Just as pot became legal in more than half of states, the Trump administration indicated it may intervene on recreational marijuana, striking fear in the industry.
While some marijuana business owners are confident, rumblings from Washington D.C. are scaring off potential investors.
Some research from the state suggests tourists are cooling to Colorado’s pot scene, and a lack of a legal places to use it might be why.
Whether it’s “trouble ahead” or “trouble behind," here’s a look at where key legislation sits, halfway through the session.
Cynthia Coffman says she still has questions about the Trump administration’s marijuana policy after hearing from Attorney General Jeff Sessions Tuesday.
It’s called cannabinoid hyperemesis syndrome -- a nasty affliction whose central symptoms are uncontrollable dry heaves, throwing up and nausea.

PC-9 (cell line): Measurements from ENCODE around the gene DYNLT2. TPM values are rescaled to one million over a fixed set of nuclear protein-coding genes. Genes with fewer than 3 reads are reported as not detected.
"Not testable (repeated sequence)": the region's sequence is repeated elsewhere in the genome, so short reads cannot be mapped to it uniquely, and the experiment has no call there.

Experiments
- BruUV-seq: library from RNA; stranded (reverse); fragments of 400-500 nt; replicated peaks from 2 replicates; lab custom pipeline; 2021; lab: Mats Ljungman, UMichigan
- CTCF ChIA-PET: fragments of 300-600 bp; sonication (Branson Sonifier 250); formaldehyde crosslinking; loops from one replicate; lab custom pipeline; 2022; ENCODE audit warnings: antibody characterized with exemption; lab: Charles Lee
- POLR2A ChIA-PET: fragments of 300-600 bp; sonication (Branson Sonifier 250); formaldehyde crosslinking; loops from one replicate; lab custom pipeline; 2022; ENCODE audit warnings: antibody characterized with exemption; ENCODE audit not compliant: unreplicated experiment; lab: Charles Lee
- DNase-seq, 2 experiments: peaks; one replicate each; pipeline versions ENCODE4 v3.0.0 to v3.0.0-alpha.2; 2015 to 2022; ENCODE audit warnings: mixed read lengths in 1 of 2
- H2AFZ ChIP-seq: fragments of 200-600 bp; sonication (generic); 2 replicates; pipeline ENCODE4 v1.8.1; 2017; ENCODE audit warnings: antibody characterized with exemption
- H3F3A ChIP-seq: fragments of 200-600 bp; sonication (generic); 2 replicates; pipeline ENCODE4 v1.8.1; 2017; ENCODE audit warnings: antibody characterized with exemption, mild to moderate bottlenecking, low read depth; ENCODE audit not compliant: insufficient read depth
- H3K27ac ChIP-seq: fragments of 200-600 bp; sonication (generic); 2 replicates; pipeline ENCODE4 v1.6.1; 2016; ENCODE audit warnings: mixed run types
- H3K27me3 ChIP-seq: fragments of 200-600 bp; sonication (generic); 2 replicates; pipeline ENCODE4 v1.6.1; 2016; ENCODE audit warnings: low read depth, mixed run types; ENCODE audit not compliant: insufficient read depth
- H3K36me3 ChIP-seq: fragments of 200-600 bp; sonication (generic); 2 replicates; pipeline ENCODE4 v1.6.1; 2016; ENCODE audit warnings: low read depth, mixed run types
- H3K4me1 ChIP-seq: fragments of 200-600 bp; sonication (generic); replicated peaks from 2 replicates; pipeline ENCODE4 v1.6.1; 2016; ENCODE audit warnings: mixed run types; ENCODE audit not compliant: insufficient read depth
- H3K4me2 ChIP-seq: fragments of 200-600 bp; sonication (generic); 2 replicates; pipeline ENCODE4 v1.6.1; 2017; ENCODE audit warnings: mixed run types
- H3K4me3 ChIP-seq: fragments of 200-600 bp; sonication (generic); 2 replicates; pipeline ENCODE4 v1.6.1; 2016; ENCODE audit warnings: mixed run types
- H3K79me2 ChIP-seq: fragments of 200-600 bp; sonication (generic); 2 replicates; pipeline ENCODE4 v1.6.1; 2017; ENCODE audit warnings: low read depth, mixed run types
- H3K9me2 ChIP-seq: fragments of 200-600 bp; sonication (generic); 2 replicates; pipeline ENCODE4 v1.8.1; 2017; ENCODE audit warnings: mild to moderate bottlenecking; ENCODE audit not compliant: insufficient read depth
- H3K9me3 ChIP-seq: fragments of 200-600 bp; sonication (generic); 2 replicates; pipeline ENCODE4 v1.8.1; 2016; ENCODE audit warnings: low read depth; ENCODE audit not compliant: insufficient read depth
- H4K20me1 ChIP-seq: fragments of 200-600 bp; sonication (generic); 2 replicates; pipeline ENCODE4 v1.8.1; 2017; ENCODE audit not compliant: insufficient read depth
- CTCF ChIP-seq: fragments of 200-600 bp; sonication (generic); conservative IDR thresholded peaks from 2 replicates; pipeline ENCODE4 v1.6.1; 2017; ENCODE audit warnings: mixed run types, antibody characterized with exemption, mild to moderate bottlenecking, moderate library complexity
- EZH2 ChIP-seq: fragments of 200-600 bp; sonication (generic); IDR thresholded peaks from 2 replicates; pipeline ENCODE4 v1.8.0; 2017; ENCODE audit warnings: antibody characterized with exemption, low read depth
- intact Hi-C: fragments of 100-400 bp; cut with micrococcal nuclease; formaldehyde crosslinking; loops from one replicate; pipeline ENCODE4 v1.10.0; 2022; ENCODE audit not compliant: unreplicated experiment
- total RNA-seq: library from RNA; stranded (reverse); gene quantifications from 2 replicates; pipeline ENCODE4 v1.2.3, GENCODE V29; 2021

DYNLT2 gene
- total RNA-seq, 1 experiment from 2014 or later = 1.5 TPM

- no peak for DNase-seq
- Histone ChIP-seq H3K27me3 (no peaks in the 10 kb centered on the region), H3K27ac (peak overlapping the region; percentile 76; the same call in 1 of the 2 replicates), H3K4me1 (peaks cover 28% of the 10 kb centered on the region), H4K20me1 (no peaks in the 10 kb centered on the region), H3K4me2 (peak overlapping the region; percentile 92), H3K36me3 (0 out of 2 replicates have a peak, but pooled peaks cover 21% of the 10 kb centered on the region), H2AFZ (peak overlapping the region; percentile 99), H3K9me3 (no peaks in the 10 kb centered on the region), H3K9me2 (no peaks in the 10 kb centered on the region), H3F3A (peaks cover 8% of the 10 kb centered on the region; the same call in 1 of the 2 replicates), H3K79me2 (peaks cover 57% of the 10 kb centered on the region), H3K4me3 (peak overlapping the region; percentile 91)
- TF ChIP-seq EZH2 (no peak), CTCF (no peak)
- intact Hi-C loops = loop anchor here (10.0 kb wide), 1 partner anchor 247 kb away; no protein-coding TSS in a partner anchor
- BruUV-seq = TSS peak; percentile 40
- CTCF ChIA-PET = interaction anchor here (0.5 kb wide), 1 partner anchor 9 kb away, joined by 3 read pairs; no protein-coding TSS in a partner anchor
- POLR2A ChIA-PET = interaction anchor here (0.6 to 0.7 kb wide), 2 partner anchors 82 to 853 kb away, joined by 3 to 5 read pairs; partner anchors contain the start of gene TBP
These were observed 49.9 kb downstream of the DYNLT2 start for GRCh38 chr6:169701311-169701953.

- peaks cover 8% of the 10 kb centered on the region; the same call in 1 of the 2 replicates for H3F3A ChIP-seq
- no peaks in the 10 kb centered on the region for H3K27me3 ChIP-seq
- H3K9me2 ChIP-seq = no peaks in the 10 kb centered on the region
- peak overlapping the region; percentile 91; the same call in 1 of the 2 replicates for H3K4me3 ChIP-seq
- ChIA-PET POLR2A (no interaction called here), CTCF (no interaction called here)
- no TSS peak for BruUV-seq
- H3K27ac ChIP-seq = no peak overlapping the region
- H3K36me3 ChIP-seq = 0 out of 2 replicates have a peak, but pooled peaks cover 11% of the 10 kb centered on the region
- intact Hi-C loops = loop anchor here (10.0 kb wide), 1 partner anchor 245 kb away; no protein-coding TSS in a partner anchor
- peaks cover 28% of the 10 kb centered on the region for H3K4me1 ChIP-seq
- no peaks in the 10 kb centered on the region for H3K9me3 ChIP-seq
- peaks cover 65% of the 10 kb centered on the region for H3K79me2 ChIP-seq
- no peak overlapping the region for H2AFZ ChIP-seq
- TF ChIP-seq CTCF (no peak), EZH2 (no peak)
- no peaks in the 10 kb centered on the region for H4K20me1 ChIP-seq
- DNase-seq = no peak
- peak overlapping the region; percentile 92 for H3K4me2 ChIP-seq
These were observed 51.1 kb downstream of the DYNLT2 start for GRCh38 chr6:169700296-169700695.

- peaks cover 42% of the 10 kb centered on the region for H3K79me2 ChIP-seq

The Republican did not commit himself to enforcing federal law or continuing the Obama administration's policies regarding the drug.
Advocates and local government leaders say they’ll keep a close eye on any announcements out of Washington, D.C. that may offer clues about the future of Colorado’s marijuana industry.
The town of Palisade is the latest to welcome recreational marijuana, giving the industry a another foothold outside the Front Range.
The editor of the Denver Post's pot-specific website, named one of the most powerful people in the marijuana industry by Forbes Magazine, is in search of a new adventure.